Bitcoin, bitcoin, bitcoin. Seems like the whole world is talking about bitcoins. It's a thing I've heard floating around for sometime, but never properly understood. Your computer does some hard sums, gets given coins in return. Doing the hard sums somehow 'creates' the coins. For some reason, the coins have value, real world can be exchanged (or at least sold for) actual cash money that you can spend in the shops. And right now, that value is booming. Wah? The Economist explains : How does Bitcoin work? Except it doesn't. Explain why they have an exchange rate with real money, or fiat currency, as it's known in the trade. (I know this, as I know so much, from The Baroque Cycle which has extended and, believe or not, thrilling plot lines concerning currency trading, futures, debt crises, and so on. I found it so illuminating, I recommended my brother, a banking regulator at the time, read it too). I just don't get how burning CPU converts to anything other that heat. My kids happily spins through millions of cycles playing Minecraft and Need for Speed, but they don't earn anything from that. Quite the reverse - it costs me. Burning is the right word here, by the way, because spinning CPUs needs power.
So I guess I still don't understand Bitcoin. I still don't understand why Yahoo paid $30 million for a 17-year-old's startup. This is why I just write the software.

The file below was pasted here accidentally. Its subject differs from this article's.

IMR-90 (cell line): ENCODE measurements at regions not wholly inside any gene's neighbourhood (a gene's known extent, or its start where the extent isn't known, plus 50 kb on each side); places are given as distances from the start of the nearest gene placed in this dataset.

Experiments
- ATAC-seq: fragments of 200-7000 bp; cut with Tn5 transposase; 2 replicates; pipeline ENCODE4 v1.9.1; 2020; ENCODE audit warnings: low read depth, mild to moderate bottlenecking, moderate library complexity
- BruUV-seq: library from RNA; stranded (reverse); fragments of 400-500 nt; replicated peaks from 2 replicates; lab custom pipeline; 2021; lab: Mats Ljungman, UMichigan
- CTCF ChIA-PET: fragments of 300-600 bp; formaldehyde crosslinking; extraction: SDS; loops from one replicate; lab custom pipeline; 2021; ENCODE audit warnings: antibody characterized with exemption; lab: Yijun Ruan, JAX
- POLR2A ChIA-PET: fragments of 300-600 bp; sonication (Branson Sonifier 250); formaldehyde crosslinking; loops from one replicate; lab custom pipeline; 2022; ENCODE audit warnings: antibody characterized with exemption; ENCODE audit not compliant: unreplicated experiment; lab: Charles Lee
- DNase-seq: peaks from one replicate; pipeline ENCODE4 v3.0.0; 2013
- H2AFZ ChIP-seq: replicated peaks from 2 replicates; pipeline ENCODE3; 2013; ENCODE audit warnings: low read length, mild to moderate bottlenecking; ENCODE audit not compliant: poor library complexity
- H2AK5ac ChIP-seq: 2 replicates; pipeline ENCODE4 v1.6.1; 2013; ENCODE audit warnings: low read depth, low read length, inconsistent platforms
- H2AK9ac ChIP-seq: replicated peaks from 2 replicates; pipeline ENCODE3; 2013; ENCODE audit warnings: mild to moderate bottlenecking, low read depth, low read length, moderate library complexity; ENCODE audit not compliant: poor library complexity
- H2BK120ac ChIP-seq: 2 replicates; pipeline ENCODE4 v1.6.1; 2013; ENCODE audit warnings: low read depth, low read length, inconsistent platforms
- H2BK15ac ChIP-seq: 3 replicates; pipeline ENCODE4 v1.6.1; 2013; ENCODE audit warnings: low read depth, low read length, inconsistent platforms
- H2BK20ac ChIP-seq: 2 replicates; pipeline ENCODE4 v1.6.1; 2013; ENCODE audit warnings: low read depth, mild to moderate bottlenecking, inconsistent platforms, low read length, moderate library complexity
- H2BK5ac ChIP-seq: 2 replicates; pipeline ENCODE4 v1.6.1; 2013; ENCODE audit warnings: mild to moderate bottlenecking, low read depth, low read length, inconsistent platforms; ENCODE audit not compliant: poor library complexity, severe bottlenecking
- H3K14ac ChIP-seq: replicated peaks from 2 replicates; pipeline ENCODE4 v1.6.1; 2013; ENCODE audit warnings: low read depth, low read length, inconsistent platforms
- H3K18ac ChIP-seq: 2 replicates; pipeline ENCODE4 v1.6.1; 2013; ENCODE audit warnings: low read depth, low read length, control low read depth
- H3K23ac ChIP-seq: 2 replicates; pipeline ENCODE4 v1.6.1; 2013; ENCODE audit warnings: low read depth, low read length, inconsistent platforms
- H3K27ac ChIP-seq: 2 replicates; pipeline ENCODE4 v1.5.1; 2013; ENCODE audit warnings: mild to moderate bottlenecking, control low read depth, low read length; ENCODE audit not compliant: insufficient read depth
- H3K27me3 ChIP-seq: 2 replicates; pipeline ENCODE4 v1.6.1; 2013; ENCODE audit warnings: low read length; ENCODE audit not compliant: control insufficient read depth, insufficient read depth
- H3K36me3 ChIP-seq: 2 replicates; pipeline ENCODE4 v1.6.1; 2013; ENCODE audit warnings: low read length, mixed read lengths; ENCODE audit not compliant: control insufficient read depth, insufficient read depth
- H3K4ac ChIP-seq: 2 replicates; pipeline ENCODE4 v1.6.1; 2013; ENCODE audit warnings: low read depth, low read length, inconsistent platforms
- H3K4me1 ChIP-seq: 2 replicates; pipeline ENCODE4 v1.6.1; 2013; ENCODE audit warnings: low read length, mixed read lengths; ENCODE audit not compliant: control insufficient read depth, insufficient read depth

Earlier today Daniel accepted my first pull request through GitHub.
Noise: A Human History, on the wireless, has been a fascinating little series. The most recent one I heard talked about the Great Cat Massacre - an event that took place in Paris in the late 1730s. It's the subject of a surprisingly entertaining book by a chap called Robert Darnton, which documents any number of peculiar things the French did with cats at the time.
Yes, ok, I was standing behind him saying "Press that button there, the green one, ... the GREEN one ..." No millions coming our way anytime soon. Not even in pretend money.
One of Natalie's university friends did her PhD on sound in the Early Modern period. I remember enquiring of El Morso on her behalf as to the sound a meteorite might make. I'd not thought about her for years, until prompted by Noise and, because we all live in the future, was able to find out what she was up to within seconds. The PhD must have come off ok, or perhaps widened out into other senses too, because she's a book out - Hubbub : Filth, Noise, and Stench in England, 1600-1770. There's a little interview there you can listen to, but nothing to feel or smell.
Odd day, peppered with marriage and the shadow of death. A friend got married today, other friends announced their intention to marry, we've been married 20 years, these are all good. This is very bad - a dear friend is in hospital and will not, I think, be going home again.